ED cohort

The second group of patients consisted of those who had blood cultures initially drawn in the ED. A total of 134 patients who presented to the ED in December 2013 had blood cultures drawn. Of this group, 124 patients (93%) had negative cultures, and 10 (7%) had positive cultures. For patients with positive cultures, the most common organisms were coagulase-negative staphylococci (3), alpha streptococci (viridans group) (2), and S. aureus (2). The remaining microorganisms present were E. coli (1), P. acnes (1), and Micrococcus sp. (1).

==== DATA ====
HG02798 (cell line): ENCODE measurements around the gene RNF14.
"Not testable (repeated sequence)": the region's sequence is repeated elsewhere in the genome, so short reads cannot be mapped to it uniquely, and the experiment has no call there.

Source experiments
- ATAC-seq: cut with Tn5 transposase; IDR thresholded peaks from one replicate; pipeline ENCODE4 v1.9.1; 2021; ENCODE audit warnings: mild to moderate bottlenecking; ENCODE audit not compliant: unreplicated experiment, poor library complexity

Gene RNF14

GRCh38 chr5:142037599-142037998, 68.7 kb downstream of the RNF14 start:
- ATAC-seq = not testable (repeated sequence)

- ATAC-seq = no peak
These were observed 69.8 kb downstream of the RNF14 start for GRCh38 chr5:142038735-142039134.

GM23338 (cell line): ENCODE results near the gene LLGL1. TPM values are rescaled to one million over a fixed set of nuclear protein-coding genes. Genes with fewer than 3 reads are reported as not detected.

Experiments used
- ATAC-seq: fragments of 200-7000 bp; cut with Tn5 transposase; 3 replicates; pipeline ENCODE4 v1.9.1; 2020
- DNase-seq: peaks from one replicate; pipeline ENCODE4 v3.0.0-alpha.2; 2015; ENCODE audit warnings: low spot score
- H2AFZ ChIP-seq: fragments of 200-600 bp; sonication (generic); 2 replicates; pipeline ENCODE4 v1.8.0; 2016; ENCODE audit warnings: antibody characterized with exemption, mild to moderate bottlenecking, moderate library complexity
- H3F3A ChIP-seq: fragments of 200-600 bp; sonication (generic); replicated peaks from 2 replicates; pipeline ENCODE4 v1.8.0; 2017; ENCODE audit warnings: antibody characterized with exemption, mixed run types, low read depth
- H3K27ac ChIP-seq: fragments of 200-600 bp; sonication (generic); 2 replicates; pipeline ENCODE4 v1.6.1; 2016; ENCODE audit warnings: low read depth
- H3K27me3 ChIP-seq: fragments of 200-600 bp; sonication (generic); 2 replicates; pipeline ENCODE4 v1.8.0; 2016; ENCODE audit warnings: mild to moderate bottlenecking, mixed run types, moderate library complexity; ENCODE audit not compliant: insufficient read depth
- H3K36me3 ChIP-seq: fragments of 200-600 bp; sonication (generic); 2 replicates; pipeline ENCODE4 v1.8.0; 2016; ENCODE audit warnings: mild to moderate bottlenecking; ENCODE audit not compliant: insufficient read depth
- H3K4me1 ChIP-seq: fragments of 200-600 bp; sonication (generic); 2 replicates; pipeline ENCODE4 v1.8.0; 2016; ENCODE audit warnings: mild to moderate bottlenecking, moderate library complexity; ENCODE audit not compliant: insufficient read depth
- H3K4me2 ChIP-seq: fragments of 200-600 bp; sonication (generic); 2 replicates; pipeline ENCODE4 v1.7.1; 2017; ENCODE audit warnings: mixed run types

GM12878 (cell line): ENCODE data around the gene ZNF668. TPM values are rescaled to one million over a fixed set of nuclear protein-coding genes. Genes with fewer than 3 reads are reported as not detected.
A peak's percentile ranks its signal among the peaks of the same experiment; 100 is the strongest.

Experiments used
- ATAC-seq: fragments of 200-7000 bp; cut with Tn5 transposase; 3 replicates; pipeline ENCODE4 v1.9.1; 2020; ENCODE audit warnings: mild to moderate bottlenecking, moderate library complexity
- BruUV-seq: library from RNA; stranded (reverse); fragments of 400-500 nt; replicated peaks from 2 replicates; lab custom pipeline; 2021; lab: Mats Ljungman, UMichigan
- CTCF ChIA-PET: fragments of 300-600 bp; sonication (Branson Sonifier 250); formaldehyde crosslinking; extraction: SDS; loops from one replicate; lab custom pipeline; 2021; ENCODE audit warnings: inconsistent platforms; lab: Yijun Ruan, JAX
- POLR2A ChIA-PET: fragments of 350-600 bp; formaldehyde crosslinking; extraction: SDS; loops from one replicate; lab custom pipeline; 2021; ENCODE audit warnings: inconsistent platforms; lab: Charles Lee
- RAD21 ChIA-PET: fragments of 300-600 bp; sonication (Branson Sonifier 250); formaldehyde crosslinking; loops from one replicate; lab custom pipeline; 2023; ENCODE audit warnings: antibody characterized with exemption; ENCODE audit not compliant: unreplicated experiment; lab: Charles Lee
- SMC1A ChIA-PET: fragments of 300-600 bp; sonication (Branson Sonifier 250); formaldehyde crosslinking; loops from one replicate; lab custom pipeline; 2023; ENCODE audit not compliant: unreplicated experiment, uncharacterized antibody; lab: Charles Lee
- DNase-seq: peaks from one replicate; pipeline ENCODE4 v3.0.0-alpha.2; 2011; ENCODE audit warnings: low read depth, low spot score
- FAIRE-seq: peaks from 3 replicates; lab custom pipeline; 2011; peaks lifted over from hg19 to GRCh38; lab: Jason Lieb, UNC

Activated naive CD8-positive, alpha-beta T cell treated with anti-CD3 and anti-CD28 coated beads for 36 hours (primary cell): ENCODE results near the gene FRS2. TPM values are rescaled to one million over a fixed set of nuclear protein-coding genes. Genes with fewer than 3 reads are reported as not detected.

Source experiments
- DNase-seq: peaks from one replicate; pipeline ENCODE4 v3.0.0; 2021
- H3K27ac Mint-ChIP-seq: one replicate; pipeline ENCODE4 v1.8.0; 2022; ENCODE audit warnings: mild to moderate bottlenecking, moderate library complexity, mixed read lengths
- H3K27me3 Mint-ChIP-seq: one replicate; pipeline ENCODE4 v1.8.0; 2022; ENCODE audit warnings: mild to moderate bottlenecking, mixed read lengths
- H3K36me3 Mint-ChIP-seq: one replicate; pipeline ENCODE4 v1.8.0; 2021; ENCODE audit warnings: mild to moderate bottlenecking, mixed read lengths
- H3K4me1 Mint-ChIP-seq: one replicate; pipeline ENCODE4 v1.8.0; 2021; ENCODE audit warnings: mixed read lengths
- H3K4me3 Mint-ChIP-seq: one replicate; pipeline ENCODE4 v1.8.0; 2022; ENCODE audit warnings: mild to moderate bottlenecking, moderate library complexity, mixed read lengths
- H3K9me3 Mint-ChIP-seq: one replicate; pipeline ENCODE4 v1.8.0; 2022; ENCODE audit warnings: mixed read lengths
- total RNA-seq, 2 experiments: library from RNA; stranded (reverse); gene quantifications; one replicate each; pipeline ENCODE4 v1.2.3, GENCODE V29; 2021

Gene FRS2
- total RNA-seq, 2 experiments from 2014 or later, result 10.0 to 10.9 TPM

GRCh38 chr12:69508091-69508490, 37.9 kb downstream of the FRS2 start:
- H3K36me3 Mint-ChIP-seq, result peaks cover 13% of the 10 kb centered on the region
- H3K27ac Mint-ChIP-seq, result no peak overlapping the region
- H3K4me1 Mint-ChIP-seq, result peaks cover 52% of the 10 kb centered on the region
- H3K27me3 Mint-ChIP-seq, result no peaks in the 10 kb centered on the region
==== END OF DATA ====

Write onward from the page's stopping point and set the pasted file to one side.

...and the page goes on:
Of the 10 patients with positive cultures, three were directly discharged from the ED. These patients had positive cultures for coagulase-negative staphylococci, P. acnes, and Micrococcus sp., which are common contaminants (5). One patient who was positive for coagulase-negative staphylococci was transferred to an outside hospital. Of the six remaining patients with positive blood cultures who were admitted to the hospital (two with S. aureus, two with alpha streptococci viridans group, and one each with E. coli and coagulase-negative staphylococci), only one patient (17%) who was positive for alpha streptococci (viridans group) was admitted to the ICU. One admitted patient with a positive culture for coagulase-negative staphylococci died (17%) (Figure 2).